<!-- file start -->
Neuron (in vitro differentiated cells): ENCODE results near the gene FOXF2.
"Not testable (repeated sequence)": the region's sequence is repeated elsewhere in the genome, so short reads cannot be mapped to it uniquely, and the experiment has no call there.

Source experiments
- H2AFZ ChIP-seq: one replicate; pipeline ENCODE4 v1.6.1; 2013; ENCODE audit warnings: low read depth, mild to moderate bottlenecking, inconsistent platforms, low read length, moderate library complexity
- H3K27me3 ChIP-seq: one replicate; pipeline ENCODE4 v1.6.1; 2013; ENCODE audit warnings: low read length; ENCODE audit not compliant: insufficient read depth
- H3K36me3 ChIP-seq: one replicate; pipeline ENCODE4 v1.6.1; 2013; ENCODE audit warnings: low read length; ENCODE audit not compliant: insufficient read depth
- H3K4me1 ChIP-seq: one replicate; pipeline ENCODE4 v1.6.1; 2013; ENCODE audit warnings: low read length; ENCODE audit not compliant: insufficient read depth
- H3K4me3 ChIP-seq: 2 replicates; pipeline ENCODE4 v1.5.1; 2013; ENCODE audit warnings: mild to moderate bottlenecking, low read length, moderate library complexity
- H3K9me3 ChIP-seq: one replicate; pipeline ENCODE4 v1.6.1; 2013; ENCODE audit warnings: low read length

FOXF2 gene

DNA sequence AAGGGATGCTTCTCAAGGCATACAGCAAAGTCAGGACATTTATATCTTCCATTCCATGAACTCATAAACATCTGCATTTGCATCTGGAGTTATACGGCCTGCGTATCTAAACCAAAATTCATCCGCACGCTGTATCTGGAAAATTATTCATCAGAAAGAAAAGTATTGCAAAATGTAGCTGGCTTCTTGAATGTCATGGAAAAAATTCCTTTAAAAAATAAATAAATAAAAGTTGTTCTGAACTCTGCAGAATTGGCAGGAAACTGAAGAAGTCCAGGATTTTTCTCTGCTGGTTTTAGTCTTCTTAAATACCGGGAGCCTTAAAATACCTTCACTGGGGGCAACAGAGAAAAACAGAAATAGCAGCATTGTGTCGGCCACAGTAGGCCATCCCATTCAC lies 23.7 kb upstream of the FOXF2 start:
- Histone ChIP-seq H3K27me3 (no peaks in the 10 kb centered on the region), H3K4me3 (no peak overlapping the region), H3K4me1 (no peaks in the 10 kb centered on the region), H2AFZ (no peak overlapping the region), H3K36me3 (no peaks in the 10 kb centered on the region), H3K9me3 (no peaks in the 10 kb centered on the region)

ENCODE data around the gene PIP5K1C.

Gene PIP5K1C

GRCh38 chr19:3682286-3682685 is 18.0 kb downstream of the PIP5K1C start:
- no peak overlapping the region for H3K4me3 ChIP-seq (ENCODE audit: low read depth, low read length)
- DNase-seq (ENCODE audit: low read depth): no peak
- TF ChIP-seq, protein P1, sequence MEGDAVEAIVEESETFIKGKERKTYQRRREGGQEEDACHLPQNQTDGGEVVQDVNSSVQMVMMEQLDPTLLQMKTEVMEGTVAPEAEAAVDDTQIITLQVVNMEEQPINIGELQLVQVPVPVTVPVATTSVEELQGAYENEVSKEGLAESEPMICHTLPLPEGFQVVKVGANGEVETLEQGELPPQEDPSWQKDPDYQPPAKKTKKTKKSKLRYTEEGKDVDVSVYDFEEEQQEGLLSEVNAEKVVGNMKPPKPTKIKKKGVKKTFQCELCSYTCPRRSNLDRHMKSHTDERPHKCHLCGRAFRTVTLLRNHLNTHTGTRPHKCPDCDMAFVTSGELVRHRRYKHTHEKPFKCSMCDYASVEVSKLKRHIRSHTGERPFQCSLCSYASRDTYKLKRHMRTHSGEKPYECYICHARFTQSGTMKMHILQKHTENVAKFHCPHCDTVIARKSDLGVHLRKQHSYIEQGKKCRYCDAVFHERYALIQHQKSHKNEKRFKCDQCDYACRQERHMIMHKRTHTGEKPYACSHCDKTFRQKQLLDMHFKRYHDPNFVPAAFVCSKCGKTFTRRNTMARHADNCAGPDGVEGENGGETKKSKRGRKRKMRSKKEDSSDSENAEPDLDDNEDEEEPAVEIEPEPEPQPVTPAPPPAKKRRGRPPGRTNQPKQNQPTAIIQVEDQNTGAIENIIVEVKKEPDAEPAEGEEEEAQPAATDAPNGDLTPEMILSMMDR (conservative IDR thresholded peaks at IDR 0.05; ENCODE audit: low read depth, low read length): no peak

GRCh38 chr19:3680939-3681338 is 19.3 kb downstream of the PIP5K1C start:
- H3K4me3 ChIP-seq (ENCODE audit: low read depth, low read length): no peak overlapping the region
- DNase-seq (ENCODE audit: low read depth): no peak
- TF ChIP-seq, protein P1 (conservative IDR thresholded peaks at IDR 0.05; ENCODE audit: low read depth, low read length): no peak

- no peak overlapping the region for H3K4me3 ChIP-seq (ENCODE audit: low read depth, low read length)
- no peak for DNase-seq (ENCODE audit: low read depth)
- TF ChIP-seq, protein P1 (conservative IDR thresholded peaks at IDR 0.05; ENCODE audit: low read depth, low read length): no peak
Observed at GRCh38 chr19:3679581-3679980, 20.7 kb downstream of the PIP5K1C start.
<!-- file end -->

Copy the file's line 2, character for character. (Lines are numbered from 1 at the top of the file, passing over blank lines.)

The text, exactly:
"Not testable (repeated sequence)": the region's sequence is repeated elsewhere in the genome, so short reads cannot be mapped to it uniquely, and the experiment has no call there.